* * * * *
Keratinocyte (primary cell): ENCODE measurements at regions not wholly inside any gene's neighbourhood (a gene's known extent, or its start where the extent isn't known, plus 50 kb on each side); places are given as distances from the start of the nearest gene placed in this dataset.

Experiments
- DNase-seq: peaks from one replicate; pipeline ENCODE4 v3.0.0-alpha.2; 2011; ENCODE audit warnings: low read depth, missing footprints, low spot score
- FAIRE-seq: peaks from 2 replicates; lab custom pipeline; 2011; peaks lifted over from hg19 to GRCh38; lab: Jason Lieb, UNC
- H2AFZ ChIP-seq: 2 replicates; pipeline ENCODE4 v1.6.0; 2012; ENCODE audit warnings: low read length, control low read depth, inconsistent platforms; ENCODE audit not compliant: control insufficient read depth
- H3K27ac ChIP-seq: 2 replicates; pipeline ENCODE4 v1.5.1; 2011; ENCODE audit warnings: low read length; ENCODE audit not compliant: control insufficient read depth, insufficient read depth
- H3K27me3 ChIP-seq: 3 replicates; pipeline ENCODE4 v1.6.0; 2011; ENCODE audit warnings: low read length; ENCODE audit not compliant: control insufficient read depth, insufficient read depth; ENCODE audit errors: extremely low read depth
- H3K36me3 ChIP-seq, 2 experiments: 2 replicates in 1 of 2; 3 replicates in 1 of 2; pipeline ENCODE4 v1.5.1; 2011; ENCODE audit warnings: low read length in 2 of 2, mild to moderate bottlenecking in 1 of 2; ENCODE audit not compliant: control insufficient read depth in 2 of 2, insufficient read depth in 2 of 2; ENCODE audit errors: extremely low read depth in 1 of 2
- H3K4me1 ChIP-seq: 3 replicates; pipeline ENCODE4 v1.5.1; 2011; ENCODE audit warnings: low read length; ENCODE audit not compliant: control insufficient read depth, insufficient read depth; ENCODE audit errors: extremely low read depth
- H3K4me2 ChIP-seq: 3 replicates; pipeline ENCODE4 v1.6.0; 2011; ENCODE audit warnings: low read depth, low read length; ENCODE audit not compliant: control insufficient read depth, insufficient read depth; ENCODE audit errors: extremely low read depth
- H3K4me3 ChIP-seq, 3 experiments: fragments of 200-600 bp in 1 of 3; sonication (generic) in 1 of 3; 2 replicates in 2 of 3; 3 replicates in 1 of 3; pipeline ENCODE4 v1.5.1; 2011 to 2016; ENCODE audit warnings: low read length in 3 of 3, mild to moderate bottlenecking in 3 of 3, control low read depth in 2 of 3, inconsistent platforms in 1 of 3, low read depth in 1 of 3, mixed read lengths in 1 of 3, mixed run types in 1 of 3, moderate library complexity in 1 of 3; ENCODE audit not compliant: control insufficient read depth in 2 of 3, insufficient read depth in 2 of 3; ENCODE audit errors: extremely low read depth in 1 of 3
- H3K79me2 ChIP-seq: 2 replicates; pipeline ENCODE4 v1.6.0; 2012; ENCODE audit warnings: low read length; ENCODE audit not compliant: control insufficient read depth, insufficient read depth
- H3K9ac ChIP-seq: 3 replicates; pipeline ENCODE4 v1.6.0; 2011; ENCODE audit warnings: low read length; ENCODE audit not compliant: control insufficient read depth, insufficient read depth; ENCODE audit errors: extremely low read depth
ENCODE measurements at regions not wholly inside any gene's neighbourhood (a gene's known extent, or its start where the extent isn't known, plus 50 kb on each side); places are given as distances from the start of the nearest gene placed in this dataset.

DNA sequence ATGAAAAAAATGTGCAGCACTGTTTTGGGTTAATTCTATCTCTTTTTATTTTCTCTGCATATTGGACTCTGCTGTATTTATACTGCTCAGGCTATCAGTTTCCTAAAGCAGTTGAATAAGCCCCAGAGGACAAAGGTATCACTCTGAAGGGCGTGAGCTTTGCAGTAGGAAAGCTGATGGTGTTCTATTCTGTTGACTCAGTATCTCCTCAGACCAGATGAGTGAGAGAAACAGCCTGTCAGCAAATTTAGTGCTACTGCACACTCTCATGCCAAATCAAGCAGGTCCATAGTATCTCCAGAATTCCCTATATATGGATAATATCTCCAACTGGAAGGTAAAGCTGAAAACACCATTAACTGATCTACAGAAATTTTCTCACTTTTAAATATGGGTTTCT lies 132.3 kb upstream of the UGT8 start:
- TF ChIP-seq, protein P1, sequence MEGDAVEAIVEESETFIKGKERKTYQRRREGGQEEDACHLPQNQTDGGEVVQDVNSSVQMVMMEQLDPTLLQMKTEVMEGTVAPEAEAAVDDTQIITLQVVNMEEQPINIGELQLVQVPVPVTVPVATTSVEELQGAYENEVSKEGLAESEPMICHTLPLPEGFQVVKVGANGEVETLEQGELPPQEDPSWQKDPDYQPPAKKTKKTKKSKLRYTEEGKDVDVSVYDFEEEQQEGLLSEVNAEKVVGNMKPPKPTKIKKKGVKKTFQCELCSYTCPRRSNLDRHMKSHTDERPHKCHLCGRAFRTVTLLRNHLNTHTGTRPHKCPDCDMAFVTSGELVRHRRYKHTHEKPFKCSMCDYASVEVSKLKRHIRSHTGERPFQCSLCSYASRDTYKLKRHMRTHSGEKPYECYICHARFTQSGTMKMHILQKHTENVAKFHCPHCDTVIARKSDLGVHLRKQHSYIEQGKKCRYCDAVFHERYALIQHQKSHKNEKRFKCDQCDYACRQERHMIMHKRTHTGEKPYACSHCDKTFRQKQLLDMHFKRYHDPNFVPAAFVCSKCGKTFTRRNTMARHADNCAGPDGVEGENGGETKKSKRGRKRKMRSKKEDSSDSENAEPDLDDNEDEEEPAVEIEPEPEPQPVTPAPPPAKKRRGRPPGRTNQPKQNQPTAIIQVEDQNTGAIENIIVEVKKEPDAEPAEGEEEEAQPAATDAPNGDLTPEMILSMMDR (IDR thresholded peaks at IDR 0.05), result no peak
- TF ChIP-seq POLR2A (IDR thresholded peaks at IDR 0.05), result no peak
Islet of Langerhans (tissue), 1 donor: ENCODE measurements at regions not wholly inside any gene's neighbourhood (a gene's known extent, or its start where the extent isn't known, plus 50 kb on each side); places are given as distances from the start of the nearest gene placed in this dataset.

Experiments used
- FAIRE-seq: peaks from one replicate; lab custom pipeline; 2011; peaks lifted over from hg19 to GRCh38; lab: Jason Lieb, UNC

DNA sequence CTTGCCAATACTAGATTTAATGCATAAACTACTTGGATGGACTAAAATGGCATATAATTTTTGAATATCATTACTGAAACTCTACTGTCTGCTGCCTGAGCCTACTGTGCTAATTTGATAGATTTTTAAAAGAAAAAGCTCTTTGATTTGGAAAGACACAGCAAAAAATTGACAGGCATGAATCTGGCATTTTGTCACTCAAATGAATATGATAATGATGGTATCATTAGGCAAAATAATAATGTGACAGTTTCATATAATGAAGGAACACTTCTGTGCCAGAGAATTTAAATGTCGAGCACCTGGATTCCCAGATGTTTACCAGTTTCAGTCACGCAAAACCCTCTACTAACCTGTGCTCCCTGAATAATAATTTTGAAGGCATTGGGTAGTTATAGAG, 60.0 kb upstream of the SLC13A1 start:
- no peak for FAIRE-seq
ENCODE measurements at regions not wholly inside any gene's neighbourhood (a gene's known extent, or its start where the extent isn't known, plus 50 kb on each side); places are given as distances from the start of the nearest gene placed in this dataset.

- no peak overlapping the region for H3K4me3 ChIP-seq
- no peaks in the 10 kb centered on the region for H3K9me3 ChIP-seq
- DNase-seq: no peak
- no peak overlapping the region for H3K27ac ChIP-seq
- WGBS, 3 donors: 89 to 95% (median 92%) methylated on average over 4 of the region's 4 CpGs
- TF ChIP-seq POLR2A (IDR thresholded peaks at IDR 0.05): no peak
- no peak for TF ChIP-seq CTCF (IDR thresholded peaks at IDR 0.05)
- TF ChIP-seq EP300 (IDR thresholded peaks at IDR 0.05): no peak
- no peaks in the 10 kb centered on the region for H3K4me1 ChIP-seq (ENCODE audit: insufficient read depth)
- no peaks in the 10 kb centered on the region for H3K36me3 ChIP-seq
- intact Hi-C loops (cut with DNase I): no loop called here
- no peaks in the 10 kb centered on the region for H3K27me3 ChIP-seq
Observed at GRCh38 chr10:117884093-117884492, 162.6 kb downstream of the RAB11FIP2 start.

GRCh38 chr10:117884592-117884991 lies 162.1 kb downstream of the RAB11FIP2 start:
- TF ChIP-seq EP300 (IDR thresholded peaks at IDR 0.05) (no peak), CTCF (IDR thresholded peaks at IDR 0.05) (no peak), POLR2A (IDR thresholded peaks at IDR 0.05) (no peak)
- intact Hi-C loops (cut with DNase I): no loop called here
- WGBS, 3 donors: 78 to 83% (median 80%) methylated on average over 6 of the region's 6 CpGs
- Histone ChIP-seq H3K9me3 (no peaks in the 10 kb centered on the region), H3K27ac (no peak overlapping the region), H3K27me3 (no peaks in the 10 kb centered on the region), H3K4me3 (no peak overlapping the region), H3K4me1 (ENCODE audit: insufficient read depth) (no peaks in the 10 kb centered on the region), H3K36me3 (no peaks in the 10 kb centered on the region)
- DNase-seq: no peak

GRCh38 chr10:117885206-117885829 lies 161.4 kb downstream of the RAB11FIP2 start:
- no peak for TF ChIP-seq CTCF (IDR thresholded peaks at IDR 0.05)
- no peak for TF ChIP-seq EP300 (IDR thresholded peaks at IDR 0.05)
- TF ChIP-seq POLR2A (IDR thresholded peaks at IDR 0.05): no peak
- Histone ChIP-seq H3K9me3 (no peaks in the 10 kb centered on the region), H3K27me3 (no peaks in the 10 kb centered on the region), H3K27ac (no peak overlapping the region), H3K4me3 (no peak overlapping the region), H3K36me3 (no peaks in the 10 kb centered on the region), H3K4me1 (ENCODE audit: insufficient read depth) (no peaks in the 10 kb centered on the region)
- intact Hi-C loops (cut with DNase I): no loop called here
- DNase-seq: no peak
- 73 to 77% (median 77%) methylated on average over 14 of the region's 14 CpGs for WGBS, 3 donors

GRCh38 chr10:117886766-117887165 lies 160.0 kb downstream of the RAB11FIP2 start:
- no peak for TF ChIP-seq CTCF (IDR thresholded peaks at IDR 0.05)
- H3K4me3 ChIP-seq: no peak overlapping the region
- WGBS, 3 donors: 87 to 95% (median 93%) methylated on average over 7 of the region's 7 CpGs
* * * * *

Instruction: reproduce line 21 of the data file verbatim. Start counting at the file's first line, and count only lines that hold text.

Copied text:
DNA sequence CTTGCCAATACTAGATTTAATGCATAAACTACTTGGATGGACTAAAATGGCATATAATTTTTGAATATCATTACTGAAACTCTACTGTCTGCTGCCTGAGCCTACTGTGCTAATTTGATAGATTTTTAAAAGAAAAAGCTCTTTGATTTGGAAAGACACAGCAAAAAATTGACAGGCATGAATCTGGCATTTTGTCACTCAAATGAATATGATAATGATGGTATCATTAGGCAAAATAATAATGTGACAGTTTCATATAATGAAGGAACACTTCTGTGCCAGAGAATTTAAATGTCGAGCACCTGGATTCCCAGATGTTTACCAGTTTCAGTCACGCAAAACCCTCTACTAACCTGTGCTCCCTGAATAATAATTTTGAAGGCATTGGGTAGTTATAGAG, 60.0 kb upstream of the SLC13A1 start: